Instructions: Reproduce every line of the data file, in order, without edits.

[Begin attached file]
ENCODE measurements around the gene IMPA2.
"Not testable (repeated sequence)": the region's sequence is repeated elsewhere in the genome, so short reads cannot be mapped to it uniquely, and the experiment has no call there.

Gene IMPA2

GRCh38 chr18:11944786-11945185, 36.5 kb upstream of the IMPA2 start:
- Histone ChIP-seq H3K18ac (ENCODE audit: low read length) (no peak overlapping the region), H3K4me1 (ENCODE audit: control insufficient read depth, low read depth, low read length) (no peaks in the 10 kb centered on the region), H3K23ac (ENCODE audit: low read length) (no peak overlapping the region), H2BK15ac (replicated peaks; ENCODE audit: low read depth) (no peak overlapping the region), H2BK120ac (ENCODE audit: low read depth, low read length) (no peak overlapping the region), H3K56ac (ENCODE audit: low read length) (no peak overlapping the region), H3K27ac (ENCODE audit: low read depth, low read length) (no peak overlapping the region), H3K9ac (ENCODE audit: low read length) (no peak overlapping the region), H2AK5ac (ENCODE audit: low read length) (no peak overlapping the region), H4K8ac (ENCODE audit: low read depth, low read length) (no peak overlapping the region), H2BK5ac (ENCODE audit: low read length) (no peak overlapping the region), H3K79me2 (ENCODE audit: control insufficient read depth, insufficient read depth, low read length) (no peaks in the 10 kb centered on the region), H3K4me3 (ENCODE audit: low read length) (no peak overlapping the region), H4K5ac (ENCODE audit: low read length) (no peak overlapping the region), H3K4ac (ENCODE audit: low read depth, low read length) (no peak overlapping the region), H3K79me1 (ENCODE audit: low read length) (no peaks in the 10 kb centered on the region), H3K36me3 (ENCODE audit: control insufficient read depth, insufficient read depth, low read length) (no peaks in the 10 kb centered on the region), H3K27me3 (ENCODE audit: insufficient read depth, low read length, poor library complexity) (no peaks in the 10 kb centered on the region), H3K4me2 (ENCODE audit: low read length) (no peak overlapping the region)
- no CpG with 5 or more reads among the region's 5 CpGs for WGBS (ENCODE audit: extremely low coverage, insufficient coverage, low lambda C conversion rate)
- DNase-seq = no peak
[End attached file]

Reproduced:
ENCODE measurements around the gene IMPA2.
"Not testable (repeated sequence)": the region's sequence is repeated elsewhere in the genome, so short reads cannot be mapped to it uniquely, and the experiment has no call there.

Gene IMPA2

GRCh38 chr18:11944786-11945185, 36.5 kb upstream of the IMPA2 start:
- Histone ChIP-seq H3K18ac (ENCODE audit: low read length) (no peak overlapping the region), H3K4me1 (ENCODE audit: control insufficient read depth, low read depth, low read length) (no peaks in the 10 kb centered on the region), H3K23ac (ENCODE audit: low read length) (no peak overlapping the region), H2BK15ac (replicated peaks; ENCODE audit: low read depth) (no peak overlapping the region), H2BK120ac (ENCODE audit: low read depth, low read length) (no peak overlapping the region), H3K56ac (ENCODE audit: low read length) (no peak overlapping the region), H3K27ac (ENCODE audit: low read depth, low read length) (no peak overlapping the region), H3K9ac (ENCODE audit: low read length) (no peak overlapping the region), H2AK5ac (ENCODE audit: low read length) (no peak overlapping the region), H4K8ac (ENCODE audit: low read depth, low read length) (no peak overlapping the region), H2BK5ac (ENCODE audit: low read length) (no peak overlapping the region), H3K79me2 (ENCODE audit: control insufficient read depth, insufficient read depth, low read length) (no peaks in the 10 kb centered on the region), H3K4me3 (ENCODE audit: low read length) (no peak overlapping the region), H4K5ac (ENCODE audit: low read length) (no peak overlapping the region), H3K4ac (ENCODE audit: low read depth, low read length) (no peak overlapping the region), H3K79me1 (ENCODE audit: low read length) (no peaks in the 10 kb centered on the region), H3K36me3 (ENCODE audit: control insufficient read depth, insufficient read depth, low read length) (no peaks in the 10 kb centered on the region), H3K27me3 (ENCODE audit: insufficient read depth, low read length, poor library complexity) (no peaks in the 10 kb centered on the region), H3K4me2 (ENCODE audit: low read length) (no peak overlapping the region)
- no CpG with 5 or more reads among the region's 5 CpGs for WGBS (ENCODE audit: extremely low coverage, insufficient coverage, low lambda C conversion rate)
- DNase-seq = no peak